Deep into our climb up Waitsfield Gap along the unmaintained Vermont Class IV “road” (a loose term, as most roads I know don’t prominently feature deep ruts, car-sized boulders, stones, dirt, gravel and overgrown scrubgrass), I refused to stop pedaling my bicycle. Gravity made the decision for me, however, and I suddenly toppled over onto my side, still clipped into my pedals and mildly regretting my stubbornness.
It was the most comfortable bike crash I’ve ever experienced, thanks to the trail being so steep and the distance to the ground so short. Plus, I wasn’t moving forward at all. I lay angled against the wet forest floor for a few seconds while my amused riding partner, Bill, approached from behind, slowly pushing his fully loaded rig up the 20-degree climb through the various obstacles in a technique the bikepacking community fondly refers to as “hike-a-bike.”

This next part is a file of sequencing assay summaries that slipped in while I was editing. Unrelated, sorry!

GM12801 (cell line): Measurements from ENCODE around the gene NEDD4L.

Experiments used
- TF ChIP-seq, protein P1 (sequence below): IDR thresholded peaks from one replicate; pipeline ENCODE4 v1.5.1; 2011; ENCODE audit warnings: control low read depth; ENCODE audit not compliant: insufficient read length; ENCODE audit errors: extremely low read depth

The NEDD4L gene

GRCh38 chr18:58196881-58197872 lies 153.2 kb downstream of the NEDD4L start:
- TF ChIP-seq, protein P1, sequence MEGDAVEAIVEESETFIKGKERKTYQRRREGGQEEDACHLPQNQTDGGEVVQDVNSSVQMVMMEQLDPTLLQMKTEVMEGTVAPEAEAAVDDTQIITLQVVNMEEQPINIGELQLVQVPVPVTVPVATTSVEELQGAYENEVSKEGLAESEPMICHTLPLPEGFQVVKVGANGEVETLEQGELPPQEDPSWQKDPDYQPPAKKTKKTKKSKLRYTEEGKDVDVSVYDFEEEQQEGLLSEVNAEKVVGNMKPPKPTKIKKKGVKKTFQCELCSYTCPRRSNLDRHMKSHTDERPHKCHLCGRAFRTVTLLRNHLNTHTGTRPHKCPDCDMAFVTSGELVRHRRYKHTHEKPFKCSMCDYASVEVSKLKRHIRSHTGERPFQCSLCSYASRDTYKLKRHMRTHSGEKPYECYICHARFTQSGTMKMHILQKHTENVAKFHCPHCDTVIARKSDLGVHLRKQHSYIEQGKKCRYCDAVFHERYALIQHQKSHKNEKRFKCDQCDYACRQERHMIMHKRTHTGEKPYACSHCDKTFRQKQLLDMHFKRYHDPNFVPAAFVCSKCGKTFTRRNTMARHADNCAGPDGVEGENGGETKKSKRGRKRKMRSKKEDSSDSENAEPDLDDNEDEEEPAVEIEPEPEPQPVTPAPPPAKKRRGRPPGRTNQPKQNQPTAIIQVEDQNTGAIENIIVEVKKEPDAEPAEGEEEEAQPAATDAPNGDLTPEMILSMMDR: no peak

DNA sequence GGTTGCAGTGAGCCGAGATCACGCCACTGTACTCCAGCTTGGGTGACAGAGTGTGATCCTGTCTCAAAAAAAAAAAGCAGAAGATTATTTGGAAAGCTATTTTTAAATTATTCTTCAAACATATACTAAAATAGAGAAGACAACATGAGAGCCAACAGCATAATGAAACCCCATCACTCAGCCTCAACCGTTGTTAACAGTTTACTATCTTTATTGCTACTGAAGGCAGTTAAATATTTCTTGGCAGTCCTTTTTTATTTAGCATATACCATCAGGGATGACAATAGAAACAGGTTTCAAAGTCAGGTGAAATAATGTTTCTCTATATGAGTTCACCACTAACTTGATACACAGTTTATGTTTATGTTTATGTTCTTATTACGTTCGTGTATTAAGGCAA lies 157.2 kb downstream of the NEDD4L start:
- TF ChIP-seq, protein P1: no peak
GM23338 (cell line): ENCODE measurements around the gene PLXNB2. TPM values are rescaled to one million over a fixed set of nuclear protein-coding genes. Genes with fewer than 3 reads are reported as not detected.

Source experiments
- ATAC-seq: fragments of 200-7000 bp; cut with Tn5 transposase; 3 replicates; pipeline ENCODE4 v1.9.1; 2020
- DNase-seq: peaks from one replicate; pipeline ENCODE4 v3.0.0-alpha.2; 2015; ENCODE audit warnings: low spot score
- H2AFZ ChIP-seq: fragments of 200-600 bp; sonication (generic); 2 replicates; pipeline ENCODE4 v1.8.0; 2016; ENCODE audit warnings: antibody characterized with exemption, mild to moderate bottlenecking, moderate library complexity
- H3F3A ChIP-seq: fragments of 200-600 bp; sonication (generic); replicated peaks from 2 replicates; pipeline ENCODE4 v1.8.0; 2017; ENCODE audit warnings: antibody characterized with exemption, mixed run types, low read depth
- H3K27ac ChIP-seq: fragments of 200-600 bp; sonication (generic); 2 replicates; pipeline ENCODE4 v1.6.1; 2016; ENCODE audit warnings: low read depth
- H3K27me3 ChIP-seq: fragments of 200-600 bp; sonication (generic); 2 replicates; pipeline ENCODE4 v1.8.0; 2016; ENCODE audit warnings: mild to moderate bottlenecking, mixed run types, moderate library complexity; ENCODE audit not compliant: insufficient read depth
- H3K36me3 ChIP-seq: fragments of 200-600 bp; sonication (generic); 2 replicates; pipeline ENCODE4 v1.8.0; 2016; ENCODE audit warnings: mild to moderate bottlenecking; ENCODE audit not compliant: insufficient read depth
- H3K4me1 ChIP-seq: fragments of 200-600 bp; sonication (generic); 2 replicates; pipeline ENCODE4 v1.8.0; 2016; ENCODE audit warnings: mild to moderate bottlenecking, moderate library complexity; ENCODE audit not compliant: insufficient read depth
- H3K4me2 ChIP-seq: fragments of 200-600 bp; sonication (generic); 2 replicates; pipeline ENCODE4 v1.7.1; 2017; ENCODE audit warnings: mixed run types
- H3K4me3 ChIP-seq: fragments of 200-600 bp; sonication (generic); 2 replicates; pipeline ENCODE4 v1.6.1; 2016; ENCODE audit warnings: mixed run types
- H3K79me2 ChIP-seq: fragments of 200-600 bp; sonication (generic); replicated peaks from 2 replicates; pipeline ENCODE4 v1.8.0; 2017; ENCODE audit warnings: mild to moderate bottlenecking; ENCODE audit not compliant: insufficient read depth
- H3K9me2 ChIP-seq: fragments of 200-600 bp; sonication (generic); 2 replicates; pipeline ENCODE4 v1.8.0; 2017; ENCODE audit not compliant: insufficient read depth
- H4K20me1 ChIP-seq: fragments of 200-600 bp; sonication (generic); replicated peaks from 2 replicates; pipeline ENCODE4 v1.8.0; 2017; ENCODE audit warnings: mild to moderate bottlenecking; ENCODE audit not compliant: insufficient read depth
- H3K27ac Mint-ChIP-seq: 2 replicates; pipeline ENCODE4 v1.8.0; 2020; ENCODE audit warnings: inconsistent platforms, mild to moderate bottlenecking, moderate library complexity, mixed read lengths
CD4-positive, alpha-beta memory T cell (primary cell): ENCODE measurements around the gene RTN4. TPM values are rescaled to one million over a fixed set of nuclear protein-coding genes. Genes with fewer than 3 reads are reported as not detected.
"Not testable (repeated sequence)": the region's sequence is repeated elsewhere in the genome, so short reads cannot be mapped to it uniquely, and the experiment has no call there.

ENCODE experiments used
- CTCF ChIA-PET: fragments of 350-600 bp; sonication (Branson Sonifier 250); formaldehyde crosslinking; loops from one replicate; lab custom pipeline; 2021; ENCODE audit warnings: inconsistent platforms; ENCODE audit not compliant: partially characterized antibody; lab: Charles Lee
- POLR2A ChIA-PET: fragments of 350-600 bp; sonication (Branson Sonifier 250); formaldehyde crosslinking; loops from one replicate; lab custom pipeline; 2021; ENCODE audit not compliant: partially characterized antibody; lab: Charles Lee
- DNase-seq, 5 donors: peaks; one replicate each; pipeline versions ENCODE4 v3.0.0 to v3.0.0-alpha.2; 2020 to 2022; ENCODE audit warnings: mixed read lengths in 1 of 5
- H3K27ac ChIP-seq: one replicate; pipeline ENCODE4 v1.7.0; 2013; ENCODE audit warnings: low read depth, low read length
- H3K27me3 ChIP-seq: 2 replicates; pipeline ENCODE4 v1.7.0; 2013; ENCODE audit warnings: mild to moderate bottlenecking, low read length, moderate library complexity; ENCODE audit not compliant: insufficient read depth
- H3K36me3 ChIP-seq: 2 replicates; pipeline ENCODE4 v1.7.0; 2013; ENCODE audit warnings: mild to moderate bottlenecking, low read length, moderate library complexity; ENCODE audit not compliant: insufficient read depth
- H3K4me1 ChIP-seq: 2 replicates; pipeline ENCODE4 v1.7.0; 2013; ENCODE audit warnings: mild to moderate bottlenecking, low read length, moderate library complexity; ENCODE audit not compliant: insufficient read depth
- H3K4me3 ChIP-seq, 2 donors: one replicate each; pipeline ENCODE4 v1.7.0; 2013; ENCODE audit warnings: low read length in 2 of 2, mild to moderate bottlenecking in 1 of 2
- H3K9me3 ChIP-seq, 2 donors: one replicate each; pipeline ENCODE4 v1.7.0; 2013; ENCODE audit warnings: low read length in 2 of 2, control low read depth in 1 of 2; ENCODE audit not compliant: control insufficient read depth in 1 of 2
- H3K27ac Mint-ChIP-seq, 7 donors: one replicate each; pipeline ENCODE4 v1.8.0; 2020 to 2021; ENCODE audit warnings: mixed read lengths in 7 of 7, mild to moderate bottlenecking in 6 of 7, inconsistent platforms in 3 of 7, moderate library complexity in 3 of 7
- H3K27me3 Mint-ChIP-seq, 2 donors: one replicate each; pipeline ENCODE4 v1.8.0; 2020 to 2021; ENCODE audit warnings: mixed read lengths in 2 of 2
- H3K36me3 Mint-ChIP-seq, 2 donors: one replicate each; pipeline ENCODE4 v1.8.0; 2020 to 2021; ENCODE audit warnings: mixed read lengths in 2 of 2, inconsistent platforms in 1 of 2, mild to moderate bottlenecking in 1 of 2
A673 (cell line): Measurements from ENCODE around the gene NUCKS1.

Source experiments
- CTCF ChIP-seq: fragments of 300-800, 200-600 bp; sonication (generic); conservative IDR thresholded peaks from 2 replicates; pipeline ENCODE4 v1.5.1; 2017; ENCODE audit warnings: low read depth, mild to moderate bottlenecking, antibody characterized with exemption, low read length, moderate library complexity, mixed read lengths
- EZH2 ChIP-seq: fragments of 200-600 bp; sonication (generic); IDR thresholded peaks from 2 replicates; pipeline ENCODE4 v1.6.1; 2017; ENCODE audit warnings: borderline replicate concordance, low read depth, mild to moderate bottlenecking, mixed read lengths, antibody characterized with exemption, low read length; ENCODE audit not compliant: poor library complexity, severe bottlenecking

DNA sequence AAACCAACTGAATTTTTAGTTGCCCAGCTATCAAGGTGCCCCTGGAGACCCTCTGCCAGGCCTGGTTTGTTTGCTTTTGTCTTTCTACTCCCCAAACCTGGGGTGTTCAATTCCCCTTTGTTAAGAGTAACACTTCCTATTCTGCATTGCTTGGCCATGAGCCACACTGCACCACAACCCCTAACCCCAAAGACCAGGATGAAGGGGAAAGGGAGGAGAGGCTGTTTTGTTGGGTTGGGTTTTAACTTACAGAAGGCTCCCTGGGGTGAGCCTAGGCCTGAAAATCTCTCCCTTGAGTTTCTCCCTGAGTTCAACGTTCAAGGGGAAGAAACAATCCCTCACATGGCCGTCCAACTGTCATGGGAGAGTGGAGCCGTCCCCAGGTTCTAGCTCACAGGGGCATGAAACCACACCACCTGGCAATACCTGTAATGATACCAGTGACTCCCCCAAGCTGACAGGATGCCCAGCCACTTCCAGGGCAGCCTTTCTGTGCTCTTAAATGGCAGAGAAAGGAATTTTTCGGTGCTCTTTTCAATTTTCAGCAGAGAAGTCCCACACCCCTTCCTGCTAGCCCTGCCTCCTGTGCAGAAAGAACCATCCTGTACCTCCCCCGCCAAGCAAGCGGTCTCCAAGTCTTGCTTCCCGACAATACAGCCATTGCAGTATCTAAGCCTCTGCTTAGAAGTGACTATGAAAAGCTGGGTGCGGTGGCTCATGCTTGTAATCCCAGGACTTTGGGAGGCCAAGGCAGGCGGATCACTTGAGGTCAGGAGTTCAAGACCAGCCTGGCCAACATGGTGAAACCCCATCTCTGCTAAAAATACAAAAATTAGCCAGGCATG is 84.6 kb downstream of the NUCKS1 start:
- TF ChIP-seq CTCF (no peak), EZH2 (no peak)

It didn’t matter that it had been raining all morning. This “road” would present a major challenge for ATVs and dirt bikes on the best of days, let alone for the drop-bar gravel bikes we were on. “Underbiked” is another term from the bikepacking lexicon that comes to mind.
So, the two of us settled into our hike to the top, nearly an hour pushing our 25-pound steel-framed Niner gravel bikes (think beefed-up road bike with wider tires) each loaded with about 20 pounds worth of tent, sleeping bag, clothing, water, snacks, tools and other necessary gear. This was Day 1 of our five-day journey through the Green Mountains, and it already was among the most fun days I’ve had on two wheels.